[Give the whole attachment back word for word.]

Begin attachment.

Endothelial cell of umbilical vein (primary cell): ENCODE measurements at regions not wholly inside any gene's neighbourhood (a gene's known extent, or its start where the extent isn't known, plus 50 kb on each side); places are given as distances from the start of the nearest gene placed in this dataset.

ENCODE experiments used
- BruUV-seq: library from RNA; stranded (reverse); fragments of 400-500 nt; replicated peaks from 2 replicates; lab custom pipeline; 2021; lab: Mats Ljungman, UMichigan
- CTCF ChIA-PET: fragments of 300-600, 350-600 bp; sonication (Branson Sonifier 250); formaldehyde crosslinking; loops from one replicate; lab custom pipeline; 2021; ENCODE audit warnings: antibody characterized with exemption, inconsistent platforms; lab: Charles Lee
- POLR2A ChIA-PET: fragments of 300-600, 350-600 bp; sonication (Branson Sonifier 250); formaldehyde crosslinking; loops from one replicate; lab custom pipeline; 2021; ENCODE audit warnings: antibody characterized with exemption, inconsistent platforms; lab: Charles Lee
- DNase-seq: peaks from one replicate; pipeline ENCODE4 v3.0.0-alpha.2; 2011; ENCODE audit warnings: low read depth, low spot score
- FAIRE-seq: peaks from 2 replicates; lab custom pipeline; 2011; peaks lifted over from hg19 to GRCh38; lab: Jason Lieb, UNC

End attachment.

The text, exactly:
Endothelial cell of umbilical vein (primary cell): ENCODE measurements at regions not wholly inside any gene's neighbourhood (a gene's known extent, or its start where the extent isn't known, plus 50 kb on each side); places are given as distances from the start of the nearest gene placed in this dataset.

ENCODE experiments used
- BruUV-seq: library from RNA; stranded (reverse); fragments of 400-500 nt; replicated peaks from 2 replicates; lab custom pipeline; 2021; lab: Mats Ljungman, UMichigan
- CTCF ChIA-PET: fragments of 300-600, 350-600 bp; sonication (Branson Sonifier 250); formaldehyde crosslinking; loops from one replicate; lab custom pipeline; 2021; ENCODE audit warnings: antibody characterized with exemption, inconsistent platforms; lab: Charles Lee
- POLR2A ChIA-PET: fragments of 300-600, 350-600 bp; sonication (Branson Sonifier 250); formaldehyde crosslinking; loops from one replicate; lab custom pipeline; 2021; ENCODE audit warnings: antibody characterized with exemption, inconsistent platforms; lab: Charles Lee
- DNase-seq: peaks from one replicate; pipeline ENCODE4 v3.0.0-alpha.2; 2011; ENCODE audit warnings: low read depth, low spot score
- FAIRE-seq: peaks from 2 replicates; lab custom pipeline; 2011; peaks lifted over from hg19 to GRCh38; lab: Jason Lieb, UNC